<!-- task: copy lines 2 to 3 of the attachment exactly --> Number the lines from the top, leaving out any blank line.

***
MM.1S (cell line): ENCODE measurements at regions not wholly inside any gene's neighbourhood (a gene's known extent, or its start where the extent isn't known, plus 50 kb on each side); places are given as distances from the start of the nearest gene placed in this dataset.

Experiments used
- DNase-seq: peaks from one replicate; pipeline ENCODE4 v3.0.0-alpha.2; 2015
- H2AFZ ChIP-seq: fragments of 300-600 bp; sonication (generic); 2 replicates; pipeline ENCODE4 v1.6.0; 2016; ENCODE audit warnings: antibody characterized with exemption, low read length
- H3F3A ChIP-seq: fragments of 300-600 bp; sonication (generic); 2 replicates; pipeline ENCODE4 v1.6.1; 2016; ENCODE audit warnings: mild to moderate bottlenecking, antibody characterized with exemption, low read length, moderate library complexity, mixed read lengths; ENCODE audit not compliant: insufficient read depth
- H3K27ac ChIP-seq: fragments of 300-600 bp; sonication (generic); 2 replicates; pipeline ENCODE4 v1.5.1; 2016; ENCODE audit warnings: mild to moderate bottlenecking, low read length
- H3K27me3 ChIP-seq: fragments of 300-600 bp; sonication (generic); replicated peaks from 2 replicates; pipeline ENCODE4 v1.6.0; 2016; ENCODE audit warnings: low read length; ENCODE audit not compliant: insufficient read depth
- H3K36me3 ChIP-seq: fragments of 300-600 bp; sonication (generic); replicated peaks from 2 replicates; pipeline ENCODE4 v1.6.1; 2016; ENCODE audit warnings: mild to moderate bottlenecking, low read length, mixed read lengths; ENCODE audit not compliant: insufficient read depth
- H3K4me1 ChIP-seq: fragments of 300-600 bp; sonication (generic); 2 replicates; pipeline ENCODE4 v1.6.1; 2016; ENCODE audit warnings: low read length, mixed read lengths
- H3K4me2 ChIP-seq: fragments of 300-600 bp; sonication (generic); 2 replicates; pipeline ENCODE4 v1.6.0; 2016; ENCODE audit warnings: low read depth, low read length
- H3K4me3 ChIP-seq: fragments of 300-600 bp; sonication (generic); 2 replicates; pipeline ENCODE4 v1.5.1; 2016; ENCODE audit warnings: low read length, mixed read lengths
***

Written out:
Experiments used
- DNase-seq: peaks from one replicate; pipeline ENCODE4 v3.0.0-alpha.2; 2015